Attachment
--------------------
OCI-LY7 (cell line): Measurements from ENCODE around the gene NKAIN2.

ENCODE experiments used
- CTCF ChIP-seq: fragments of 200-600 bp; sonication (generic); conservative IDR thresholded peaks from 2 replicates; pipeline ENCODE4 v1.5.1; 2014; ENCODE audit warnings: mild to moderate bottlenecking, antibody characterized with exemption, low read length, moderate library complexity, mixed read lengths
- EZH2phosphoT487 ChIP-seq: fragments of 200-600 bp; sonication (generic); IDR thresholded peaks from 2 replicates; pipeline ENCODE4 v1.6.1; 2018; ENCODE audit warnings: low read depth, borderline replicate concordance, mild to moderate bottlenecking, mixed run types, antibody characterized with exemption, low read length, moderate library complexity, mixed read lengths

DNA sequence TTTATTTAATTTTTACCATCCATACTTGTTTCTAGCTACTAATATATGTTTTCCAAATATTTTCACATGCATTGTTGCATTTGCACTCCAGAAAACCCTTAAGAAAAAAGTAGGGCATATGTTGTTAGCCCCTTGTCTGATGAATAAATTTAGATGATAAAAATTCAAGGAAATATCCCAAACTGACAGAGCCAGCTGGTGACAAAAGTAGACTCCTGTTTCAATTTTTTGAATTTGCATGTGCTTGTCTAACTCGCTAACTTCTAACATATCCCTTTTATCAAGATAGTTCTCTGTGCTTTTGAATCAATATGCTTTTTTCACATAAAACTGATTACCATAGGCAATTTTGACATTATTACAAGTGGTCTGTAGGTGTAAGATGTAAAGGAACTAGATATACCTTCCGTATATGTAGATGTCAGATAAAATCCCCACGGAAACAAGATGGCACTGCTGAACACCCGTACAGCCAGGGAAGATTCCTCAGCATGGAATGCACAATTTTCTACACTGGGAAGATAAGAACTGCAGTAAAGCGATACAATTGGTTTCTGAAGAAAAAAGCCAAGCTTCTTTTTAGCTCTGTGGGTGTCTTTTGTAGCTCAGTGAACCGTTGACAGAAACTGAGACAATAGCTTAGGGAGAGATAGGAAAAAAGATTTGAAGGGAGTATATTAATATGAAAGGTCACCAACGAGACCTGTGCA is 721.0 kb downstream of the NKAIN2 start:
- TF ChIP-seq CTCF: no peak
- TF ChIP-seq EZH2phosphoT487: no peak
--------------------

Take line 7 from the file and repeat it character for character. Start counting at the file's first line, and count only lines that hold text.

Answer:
- TF ChIP-seq EZH2phosphoT487: no peak